In the case of the pandemic, the division of suffering and relief, as well as of profiteering and debt, have been highly skewed by intersecting dimensions of inequalities and structural discrimination such as class, gender, race, age, disability, migrant status and geographic location. Figures from the US, the global epicentre of the pandemic, show that black Americans have died from the disease at almost three times the rate of white people. In Brazil, the virus has been decimating low-income and indigenous populations. Around the world, women are the most exposed to multiple burdens, being unpaid or under-paid and over-represented in care, social, domestic, frontline health and food systems roles, as well as in the informal economy. These inequalities are exacerbated by failed policies promoted by the Bank and the Fund, which leave those most marginalised even more vulnerable to shocks.
As for the climate emergency, increasingly frequent and devastating climate-related disasters not only unequally affect already vulnerable communities the most, but also exacerbate pre-existing inequalities between the Global North and South. Across the Global South, those least responsible for greenhouse gas (GHG) emissions and extractive activities are also those most impacted by the climate emergency. The unmonetisable human suffering and the economic loss and damage from these disasters is also directly linked to citizens’ health and countries’ capacity to invest in public healthcare. In Mozambique, two deadly cyclones in 2019, Idai and Kenneth, tore through 1.7 million acres of farmland, washing away crops and destroying livelihoods. In response, the IMF approved a $118 loan to Mozambique, further indebting the country already experiencing an illegitimate debt crisis and major public spending cuts (see Observer Summer 2019).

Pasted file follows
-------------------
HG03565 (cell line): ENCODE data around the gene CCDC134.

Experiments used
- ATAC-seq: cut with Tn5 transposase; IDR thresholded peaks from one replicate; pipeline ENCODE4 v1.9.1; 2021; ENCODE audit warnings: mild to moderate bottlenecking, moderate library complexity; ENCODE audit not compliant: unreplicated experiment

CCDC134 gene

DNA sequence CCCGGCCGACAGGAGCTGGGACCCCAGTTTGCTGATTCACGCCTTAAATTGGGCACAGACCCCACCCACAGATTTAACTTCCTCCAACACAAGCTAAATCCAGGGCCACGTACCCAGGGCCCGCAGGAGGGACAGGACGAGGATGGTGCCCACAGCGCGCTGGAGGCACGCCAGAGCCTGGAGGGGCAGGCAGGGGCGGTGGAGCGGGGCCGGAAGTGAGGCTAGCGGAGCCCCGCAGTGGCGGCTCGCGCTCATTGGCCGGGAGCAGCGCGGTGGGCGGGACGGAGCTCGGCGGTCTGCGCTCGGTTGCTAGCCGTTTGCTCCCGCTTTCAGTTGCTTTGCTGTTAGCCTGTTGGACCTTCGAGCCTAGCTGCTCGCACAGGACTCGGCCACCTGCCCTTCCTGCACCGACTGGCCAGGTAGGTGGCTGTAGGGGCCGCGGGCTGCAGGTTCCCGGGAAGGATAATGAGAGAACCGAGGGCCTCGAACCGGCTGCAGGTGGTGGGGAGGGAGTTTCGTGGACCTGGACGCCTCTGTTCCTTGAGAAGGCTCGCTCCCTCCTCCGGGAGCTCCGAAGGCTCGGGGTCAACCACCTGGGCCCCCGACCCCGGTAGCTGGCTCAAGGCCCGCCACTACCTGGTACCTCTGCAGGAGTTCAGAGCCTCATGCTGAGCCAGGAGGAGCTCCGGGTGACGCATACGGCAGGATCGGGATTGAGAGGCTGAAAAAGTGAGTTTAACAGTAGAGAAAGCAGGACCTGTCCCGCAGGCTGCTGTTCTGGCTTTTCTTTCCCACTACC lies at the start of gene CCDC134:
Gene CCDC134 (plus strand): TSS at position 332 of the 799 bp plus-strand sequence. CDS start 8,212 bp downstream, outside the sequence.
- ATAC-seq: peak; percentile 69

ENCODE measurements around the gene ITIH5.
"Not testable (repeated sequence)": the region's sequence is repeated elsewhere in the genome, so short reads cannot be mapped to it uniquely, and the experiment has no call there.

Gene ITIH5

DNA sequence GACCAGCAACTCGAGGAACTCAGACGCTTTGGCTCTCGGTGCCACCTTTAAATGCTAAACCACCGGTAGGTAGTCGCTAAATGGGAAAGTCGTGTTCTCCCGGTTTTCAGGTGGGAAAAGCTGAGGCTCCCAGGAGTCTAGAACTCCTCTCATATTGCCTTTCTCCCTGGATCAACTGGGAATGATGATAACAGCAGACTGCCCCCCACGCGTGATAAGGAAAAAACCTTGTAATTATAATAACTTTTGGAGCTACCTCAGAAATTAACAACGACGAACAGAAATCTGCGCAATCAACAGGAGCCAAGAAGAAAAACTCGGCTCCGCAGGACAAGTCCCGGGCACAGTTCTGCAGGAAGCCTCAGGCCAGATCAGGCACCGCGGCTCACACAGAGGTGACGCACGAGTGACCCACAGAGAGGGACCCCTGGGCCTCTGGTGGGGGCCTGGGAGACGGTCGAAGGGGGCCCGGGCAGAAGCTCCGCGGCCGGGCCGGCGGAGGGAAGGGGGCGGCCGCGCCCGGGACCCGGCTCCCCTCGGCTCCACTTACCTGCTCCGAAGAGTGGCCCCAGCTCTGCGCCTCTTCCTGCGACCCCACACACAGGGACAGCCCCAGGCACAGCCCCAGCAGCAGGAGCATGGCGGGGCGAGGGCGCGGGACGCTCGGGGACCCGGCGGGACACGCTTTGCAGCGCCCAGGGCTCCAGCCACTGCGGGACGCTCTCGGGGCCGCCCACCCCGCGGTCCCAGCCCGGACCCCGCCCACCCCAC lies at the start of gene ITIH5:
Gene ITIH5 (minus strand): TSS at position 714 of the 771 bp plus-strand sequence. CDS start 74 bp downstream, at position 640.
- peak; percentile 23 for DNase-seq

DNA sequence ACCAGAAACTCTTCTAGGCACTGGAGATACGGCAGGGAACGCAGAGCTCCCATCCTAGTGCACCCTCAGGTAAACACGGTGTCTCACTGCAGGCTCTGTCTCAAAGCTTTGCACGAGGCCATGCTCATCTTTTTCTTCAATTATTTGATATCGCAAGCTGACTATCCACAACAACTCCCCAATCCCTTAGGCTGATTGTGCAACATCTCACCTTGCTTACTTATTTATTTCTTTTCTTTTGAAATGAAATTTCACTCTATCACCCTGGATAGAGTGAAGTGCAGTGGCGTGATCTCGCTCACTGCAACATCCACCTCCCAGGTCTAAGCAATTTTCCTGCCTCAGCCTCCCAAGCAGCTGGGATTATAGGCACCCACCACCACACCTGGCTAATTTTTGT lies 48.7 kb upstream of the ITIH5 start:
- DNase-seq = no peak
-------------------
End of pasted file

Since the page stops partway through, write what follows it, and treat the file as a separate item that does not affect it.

The heavy human toll taken by the pandemic reveals the contradictions of the current economic model which underpins the World Bank and IMF’s approach: hyper-globalised, financialised and highly consolidated economies, where millions of people go hungry, while farmers trapped in industrial food supply chains are forced to dump thousands of gallons of fresh milk and destroy millions of pounds of fresh food that they can no longer sell; where unregulated markets allow the richest countries to outbid and prevent others from accessing enough medical supplies to protect citizens from infections, while private manufacturers cash in; where billionaires and private equity investors pursue ways to profit off the crisis with no concern about the social impacts of their financial gambles. A model where countries and populations least responsible for driving climate change are disproportionately hit by more frequent extreme weather events and left to pay the bill, while fossil fuel corporations receive bailouts. Financialisation in fact makes the rich even richer by maintaining deep economic and political inequalities, unsustainable levels of debt, and dependence on self-destructive and ecologically unsustainable practices. This system is a legacy of the Bank and Fund’s policy prescriptions over the past four decades.